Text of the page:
The Toilette. Some time later, the couple have inherited the late Earl’s title, now being the Earl and Countess Squander. She is being entertained while completing her dressing and preparations for the day. By her right arm hangs a teething coral, indicating that she’s now the mother of an unseen infant, who is being raised by a nurse.
To the right of the Countess, Silvertongue rests at ease, his feet uncouthly laid on the sofa, and clearly intimate with her. He offers her a ticket to a masquerade ball, where he will no doubt meet her. His left hand gestures towards a painted screen showing such a masquerade.
At the left an Italian castrato is singing to the accompaniment of a flute. The others are disinterested, apart from a woman in white, who is swooning at the singer. Beneath him are invitation cards scattered on the floor. Servants are in attendance, including a French hairdresser, who is curling the Countess’s hair.
Hogarth’s selection of paintings for this scene is revealing and satirical. Above the castrato is the Rape of Ganymede, and above that a portrait of Silvertongue. Above the Countess is Io in ecstatic embrace with Jupiter, and Lot’s daughters making their father drunk so that he can inseminate them both.
The Bagnio. The climax of Hogarth’s story is set in a bagnio, a room in a rooming house intended for illicit liaisons and gambling. The Earl stands, with the posture of a dying man, possibly a visual reference to the deposition of Christ, mortally wounded in the chest, his sword impaled in the floor in front of him.
The Countess, dressed in bedclothes with a small cap, is on bended knee in front of him, apparently praying for forgiveness. Her clothes are scattered around the floor, as if removed in haste, her stays having fallen on a bundle of faggots, then a common reference to prostitutes. Silvertongue, also in night dress, is making his escape through an open window, having fought the Earl, leaving his sword in the foreground, covered in the Earl’s blood.
At the far right, a night watchman and constable force their way in, the watchman’s lantern casting the shadow of a cross on the door.
The implicit narrative is that the Countess and Silvertongue met as arranged at the masquerade, and adjourned to the bagnio to consummate their lust. The Earl had tracked them down, and entered the room. Silvertongue fought and killed him, but his attempt to escape will prove unsuccessful now that the police are involved. He will therefore be tried, sentenced to death, and hanged.
For this, Hogarth chose a tapestry of the Judgement of Solomon, and paintings showing Saint Luke, and a parody best described as a portrait of a harlot.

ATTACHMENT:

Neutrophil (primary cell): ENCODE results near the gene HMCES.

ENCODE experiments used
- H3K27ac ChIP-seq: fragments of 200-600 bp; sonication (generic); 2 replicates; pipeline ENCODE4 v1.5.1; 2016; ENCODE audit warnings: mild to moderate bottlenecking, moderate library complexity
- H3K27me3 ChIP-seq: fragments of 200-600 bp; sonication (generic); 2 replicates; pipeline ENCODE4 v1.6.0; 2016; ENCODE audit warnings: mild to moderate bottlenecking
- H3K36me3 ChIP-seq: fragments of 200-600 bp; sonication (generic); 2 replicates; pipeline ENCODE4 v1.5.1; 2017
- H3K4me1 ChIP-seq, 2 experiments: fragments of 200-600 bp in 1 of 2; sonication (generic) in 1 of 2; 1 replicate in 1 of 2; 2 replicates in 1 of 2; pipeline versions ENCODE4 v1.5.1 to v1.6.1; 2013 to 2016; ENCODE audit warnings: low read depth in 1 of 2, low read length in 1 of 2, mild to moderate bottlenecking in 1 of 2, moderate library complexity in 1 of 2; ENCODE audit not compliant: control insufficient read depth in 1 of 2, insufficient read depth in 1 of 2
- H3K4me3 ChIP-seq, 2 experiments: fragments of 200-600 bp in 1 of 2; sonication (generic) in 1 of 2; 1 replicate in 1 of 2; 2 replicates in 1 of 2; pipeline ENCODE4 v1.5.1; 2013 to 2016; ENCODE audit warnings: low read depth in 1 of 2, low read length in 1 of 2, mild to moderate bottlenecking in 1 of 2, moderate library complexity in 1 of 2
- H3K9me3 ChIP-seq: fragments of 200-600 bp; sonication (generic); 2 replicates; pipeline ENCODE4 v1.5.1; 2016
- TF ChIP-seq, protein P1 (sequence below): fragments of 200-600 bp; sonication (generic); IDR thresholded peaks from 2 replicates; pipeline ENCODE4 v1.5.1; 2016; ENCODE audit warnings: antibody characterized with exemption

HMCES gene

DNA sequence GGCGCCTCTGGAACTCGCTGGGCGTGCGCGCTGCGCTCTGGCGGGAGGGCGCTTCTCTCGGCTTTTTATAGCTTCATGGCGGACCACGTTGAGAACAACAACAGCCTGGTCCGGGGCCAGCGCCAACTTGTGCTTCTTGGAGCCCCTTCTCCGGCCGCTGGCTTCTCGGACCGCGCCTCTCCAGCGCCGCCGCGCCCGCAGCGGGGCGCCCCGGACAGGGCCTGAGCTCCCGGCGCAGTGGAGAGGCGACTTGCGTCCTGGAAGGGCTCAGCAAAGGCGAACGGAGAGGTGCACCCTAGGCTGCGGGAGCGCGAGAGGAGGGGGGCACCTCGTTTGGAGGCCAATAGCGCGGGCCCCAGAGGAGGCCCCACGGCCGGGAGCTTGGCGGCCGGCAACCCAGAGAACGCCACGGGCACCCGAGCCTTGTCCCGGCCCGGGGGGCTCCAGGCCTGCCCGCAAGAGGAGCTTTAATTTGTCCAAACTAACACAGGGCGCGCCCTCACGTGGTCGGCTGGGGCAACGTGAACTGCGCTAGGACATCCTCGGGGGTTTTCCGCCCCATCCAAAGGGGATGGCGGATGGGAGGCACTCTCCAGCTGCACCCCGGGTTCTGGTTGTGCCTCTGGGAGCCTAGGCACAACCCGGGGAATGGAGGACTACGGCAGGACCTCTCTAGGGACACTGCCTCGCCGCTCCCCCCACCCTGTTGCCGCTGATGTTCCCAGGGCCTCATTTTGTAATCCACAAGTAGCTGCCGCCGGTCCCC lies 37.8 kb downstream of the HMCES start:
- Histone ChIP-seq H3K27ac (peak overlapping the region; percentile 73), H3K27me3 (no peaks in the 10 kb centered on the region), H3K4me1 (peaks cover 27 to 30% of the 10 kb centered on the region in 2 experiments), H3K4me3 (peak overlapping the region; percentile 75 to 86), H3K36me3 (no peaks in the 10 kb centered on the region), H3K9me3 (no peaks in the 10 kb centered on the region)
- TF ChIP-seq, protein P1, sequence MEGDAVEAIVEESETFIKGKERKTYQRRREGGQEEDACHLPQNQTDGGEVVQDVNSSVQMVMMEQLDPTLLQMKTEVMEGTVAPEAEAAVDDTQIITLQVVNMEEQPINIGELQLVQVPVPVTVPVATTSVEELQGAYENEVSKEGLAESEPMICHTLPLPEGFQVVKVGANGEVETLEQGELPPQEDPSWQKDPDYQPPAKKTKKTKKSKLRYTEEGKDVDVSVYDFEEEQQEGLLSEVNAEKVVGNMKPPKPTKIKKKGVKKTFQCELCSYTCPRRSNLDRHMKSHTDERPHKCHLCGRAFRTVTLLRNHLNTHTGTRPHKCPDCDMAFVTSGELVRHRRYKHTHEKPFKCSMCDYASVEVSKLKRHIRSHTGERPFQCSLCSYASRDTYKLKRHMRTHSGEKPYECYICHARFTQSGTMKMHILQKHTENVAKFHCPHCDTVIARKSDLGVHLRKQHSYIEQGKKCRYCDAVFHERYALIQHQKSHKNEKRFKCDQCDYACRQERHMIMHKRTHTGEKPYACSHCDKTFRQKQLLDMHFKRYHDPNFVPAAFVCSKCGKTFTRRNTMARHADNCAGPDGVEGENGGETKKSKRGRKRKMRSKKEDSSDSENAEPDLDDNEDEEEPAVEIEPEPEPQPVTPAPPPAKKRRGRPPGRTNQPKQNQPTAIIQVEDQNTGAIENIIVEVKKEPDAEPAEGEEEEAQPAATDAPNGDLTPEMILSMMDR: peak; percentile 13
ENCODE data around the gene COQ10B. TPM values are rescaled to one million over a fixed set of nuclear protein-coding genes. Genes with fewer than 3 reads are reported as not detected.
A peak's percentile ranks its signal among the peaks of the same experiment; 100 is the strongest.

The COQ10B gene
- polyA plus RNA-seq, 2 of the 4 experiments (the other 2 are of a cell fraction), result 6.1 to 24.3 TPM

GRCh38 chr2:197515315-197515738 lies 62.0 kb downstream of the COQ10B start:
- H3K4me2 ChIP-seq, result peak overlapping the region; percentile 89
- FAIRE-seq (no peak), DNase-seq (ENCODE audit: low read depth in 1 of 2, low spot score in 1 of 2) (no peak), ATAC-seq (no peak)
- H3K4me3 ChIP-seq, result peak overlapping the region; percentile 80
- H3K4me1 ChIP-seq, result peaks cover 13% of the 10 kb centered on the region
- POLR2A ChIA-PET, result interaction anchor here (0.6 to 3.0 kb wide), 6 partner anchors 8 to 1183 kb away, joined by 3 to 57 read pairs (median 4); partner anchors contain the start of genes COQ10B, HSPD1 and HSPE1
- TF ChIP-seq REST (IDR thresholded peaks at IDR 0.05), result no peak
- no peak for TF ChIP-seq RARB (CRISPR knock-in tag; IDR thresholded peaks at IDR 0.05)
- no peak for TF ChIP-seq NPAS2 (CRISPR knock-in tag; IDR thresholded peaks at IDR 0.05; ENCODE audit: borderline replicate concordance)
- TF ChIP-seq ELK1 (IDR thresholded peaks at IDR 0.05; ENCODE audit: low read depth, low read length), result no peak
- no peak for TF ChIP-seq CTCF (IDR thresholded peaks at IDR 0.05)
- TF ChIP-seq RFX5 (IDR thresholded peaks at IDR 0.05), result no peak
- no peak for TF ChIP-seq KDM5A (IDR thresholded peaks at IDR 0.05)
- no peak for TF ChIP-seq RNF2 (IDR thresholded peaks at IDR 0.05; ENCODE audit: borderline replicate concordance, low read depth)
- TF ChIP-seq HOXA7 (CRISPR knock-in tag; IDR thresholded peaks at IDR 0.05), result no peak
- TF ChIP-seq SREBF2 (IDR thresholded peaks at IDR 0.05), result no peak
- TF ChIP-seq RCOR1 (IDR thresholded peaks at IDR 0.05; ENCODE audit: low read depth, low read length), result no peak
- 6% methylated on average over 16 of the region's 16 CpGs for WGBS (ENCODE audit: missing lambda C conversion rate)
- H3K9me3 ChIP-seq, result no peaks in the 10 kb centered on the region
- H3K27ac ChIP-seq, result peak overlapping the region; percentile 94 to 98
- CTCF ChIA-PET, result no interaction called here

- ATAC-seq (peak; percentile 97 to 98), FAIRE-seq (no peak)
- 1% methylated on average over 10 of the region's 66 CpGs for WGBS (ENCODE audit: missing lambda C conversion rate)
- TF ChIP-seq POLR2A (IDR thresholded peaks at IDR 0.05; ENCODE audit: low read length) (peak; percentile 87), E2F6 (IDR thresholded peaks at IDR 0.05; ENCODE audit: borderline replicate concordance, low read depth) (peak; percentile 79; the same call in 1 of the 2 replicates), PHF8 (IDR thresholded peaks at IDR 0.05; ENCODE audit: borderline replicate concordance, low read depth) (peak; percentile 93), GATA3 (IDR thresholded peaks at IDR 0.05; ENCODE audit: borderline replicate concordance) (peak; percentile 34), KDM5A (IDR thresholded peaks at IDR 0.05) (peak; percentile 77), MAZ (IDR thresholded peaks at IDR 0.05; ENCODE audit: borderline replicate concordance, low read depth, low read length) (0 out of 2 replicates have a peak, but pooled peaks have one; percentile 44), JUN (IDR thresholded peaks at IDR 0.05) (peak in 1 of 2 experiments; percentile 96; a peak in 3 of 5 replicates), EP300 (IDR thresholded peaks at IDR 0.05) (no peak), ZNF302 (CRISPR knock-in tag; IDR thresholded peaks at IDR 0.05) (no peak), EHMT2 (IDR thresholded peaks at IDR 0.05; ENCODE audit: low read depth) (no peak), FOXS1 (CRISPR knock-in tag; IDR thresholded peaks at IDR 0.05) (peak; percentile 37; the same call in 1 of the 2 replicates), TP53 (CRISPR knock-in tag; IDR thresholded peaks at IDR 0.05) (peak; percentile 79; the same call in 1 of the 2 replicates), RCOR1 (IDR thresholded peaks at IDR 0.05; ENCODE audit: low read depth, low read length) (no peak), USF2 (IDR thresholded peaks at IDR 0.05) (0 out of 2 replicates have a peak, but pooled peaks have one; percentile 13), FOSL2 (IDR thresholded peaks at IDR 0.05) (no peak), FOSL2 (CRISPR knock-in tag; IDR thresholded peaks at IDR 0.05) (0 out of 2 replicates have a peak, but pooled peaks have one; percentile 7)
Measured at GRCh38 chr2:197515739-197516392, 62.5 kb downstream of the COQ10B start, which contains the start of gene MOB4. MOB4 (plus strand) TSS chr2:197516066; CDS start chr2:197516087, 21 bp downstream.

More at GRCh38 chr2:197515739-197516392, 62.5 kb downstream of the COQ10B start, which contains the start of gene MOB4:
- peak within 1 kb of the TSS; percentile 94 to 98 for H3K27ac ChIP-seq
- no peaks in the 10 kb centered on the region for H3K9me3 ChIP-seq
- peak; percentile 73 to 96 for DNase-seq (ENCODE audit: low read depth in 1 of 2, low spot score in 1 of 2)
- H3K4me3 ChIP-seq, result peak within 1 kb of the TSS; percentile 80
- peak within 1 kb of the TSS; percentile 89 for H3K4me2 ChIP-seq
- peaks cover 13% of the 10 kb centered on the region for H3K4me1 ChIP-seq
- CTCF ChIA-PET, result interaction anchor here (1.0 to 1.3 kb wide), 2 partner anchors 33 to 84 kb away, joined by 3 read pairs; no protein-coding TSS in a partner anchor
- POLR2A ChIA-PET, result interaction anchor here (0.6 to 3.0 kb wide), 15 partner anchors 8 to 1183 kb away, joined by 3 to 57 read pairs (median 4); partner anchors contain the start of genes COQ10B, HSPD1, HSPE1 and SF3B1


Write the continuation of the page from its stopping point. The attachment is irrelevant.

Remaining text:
The Lady’s Death. The final scene takes place in the Alderman’s house, where the Countess has fled in the aftermath of her husband’s murder and her lover’s execution. Its composition matches that of the first painting, but contrasts with it in its frugal appearance. Its furnishings are minimal and functional, and the floorboards bare.
The Countess is in the throes of death on an armchair, an empty vial of laudanum (tincture of opium) by her feet. Between her fashionable shoes and the vial is a printed broadsheet containing the dying speech of Silvertongue prior to his execution. Her father, wearing the same clothes as he did in the first painting, is removing her rings, as at that time someone who committed suicide couldn’t retain any property.
A nurse holds the Countess’s infant for one last embrace. The infant bears the tragic marks and deformities of severe congenital syphilis. In the middle of the canvas, an apothecary is berating a servant for obtaining the laudanum. A doctor skulks in the background, powerless to save the dying Countess. A poor breakfast is laid up on the table, with a dog stealing the pig’s head from it.
Over the course of his career, Hogarth created at least seven complete narrative series, and one incomplete:
- A Harlot’s Progress (c 1731), 6 paintings and prints,
- A Rake’s Progress (1732-5), 8 paintings and prints,
- Four Times of the Day (1736), 4 paintings and prints,
- Marriage A-la-Mode (c 1743-5), 6 paintings and prints,
- The Happy Marriage (started c 1745), 2 paintings, incomplete,
- Industry and Idleness (1747), 12 prints,
- The Four Stages of Cruelty (1751), 4 prints,
- The Humours of an Election (1755), 4 paintings and prints.
Pirated copies of his prints became such a problem to Hogarth that he pressed for better protective legislation: the Engravers’ Copyright Act became law on 25 June 1735 to provide just that, and has since flourished into modern copyright law. The original act was widely known as Hogarth’s Act.
Hogarth also painted a few more conventional religious narratives, and many portraits. Although he felt that he never attained his goal of developing British history painting from that of James Thornhill, what he did instead was new, and something other British artists could build on.
Egerton, J (1997, 2010) Hogarth’s Marriage A-la-Mode, National Gallery Company. ISBN 978 1 8570 9510 4. Complete with a DVD.
Hallett M (2000) Hogarth, Art & Ideas, Phaidon Press. ISBN 978 0 7148 3818 2.